A Chronology of the Financial Crisis

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from NCPA,

Homeowners witnessed a steady rise in U.S. interest rates from 1 to 5.45 percent in 2004. Owners of subprime mortgages began defaulting. By 2006, defaults on subprime mortgages rose to record levels. Even though evidence of the impending crisis emerged years earlier, most Americans did not recognize the United States had a financial problem until 2007 according to Dennis McCuistion, task force leader of the NCPA’s Financial Crisis Initiative.

Two major subprime lenders filed for Chapter 11 bankruptcy in 2007. Freddie Mac announced it would no longer buy risky subprime mortgages or mortgage-related securities. In July it was reported that as much as $100 billion in losses could occur on subprime loans attached to national lenders.

– Goldman Sachs earned $4 billion in 2007 by betting securities backed by risky home loans would fall in value. The firm admitted to providing investment ideas that it had already traded on, sometimes betting against the investments it recommended to clients.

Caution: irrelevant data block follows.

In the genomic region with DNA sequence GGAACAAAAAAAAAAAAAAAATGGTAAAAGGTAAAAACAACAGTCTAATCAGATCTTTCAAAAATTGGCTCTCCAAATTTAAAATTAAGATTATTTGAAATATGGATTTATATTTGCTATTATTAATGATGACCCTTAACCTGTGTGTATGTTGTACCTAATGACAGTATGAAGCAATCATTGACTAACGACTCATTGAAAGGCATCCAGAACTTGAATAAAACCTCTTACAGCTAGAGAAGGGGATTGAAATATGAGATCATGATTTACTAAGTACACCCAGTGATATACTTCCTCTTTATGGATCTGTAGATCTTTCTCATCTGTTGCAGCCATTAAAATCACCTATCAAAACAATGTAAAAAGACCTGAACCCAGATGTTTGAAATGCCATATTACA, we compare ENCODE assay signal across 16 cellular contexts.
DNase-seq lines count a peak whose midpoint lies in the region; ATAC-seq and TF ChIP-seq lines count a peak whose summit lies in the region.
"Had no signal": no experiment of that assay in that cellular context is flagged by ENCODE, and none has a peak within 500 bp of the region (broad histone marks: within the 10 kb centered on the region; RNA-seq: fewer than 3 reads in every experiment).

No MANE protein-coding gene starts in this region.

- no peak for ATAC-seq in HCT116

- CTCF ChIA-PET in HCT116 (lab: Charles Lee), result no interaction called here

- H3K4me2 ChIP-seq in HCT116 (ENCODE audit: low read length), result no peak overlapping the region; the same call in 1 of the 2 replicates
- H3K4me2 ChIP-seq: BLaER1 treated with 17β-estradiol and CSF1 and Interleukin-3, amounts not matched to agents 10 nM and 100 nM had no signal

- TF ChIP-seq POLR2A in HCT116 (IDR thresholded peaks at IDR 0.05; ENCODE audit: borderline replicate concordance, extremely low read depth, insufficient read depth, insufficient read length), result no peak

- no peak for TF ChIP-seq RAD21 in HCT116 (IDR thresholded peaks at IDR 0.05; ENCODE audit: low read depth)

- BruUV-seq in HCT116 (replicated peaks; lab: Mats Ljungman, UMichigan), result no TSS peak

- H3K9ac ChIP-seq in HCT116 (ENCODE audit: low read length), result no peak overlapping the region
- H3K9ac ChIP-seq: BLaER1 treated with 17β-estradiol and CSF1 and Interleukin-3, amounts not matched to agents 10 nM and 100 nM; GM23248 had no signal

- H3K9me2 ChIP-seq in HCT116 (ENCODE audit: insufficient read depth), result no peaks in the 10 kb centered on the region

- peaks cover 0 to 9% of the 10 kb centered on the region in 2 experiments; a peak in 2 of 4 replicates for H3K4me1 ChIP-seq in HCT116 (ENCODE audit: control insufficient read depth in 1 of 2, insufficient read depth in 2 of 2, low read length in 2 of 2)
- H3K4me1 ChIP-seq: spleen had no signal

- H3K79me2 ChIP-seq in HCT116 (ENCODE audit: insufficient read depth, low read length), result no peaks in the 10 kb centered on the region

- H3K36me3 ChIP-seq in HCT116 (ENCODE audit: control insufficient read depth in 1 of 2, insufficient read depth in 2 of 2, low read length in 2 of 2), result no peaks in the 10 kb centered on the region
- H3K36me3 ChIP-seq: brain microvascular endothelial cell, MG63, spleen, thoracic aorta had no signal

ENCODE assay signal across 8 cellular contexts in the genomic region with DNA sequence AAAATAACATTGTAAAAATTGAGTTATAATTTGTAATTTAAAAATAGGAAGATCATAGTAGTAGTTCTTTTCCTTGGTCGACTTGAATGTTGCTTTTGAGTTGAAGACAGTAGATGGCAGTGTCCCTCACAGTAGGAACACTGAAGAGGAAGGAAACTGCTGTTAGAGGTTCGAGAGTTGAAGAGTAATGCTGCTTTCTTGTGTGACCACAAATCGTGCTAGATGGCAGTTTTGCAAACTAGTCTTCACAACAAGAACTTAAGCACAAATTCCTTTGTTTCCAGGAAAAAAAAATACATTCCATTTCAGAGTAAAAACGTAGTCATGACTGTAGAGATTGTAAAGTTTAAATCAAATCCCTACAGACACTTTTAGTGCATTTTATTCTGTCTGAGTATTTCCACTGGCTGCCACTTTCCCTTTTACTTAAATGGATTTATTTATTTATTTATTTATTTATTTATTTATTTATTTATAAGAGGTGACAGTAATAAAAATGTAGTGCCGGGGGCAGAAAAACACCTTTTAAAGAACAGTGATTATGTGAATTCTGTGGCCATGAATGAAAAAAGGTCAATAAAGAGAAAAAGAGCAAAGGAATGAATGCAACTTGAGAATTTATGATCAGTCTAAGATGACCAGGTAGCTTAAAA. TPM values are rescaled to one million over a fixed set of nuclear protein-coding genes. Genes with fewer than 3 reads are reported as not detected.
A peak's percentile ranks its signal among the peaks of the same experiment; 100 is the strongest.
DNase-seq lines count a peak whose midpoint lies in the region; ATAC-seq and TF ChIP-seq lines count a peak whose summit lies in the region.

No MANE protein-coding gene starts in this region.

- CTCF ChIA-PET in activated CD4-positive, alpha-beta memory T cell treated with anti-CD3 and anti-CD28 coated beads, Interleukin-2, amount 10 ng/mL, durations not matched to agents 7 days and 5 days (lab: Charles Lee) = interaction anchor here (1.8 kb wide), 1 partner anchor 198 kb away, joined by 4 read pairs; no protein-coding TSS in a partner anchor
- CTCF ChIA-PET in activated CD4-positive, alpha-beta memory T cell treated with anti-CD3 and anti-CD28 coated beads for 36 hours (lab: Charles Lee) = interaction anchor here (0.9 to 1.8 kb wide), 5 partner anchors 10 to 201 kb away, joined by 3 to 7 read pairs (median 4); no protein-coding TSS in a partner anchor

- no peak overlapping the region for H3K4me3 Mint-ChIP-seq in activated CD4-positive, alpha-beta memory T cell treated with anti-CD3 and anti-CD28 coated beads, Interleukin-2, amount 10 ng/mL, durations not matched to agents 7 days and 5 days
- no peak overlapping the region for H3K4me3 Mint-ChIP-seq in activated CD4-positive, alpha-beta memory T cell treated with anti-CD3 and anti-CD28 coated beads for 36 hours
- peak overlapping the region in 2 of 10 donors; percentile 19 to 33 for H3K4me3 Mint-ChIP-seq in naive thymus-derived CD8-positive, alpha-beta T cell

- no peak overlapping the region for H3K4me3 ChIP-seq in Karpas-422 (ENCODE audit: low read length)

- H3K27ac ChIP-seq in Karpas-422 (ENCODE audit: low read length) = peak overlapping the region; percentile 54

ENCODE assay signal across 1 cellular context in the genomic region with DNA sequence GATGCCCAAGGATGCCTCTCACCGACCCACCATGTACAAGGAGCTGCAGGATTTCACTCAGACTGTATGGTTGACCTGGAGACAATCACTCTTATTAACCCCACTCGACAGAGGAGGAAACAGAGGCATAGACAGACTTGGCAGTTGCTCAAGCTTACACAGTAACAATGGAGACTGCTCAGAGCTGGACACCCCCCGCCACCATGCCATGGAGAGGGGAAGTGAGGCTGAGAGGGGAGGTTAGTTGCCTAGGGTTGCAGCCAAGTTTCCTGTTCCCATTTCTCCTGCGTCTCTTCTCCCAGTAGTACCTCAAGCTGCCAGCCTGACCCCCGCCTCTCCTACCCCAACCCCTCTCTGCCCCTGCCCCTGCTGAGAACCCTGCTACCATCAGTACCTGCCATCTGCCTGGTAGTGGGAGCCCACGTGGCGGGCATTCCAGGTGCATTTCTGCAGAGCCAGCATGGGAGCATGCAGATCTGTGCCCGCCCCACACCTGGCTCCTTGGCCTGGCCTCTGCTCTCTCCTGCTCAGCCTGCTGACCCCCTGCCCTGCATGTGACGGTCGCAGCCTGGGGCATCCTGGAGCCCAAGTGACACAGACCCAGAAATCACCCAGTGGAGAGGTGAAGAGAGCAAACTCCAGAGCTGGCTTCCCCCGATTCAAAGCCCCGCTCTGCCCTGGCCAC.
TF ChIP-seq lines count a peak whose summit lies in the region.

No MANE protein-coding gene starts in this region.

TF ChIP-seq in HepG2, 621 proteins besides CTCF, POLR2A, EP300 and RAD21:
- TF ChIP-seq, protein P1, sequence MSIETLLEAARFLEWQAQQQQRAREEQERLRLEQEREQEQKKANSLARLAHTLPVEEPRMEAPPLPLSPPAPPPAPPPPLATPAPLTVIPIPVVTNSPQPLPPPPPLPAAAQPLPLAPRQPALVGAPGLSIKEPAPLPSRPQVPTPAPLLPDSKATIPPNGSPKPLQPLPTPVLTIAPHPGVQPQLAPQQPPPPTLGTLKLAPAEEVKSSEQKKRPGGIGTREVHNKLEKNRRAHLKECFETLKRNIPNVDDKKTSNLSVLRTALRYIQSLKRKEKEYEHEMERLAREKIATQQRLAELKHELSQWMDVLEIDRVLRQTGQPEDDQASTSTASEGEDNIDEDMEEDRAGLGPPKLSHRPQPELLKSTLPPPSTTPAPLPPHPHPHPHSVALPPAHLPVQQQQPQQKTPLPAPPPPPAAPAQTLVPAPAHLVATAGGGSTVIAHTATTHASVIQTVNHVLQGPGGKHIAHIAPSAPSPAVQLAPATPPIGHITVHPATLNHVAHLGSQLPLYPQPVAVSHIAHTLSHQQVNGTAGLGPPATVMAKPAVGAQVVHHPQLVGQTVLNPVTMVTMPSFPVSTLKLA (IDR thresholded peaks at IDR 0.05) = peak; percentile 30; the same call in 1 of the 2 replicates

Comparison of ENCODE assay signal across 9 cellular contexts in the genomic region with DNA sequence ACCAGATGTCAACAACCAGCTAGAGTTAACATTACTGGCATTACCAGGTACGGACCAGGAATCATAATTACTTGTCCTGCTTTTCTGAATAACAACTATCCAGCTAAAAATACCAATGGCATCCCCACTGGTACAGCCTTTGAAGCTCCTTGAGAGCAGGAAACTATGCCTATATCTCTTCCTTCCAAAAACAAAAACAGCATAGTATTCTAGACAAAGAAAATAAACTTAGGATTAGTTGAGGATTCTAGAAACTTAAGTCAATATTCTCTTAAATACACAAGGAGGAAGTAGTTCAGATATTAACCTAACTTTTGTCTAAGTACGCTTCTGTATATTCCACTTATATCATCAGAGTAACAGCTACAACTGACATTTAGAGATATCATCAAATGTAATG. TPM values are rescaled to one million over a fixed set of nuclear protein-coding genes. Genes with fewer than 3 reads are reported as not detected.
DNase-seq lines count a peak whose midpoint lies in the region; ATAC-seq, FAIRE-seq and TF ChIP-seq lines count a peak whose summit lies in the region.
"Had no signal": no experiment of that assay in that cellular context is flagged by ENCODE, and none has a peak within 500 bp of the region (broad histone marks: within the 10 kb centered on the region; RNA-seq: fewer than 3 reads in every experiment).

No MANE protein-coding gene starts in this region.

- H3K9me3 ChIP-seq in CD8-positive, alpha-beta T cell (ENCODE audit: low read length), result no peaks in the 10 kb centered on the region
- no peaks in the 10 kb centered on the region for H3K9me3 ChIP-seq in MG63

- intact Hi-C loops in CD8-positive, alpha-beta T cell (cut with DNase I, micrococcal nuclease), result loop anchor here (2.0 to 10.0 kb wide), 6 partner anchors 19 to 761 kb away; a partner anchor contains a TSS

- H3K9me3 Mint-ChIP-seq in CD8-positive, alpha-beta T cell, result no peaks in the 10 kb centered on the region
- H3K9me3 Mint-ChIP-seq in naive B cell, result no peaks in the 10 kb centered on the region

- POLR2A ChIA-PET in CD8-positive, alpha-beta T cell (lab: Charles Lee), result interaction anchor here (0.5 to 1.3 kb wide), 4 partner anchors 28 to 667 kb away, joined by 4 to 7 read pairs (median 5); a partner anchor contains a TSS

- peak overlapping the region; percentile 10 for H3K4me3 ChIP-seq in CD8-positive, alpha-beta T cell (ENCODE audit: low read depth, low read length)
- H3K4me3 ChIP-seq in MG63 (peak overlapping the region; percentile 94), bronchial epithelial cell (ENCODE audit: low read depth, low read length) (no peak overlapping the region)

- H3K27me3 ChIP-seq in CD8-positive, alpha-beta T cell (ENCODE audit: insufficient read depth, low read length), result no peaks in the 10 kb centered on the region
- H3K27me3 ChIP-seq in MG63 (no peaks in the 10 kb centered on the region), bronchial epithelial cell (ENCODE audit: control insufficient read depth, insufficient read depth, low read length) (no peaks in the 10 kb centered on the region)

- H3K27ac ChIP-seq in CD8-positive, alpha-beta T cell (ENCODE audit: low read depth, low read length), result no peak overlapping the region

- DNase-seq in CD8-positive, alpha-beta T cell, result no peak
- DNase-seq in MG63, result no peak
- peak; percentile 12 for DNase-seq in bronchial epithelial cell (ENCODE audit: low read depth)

– The Census Bureau announced new home sales in November 2007 were down 34 percent from November 2006. This was the largest decline since 1991 during a previous recession.
– In March 2008, Bear Stearns reached the brink of bankruptcy and the Federal Reserve lent it money.

On September 15, 2008, Lehman Brothers filed the largest bankruptcy in U.S. history. The U.S. government took over American International Group the next day. AIG had guaranteed hundreds of billions of financial instruments issued by Lehman. The Treasury Department feared AIG’s failure to meet its obligations would create a global financial meltdown and provided an $85 billion loan.

By September 18 2008, Paulson requested Congress approve the purchase of distressed assets from financial companies. In October, Congress approved the $700 billion bailout plan. Many questioned the constitutionality of such a move.

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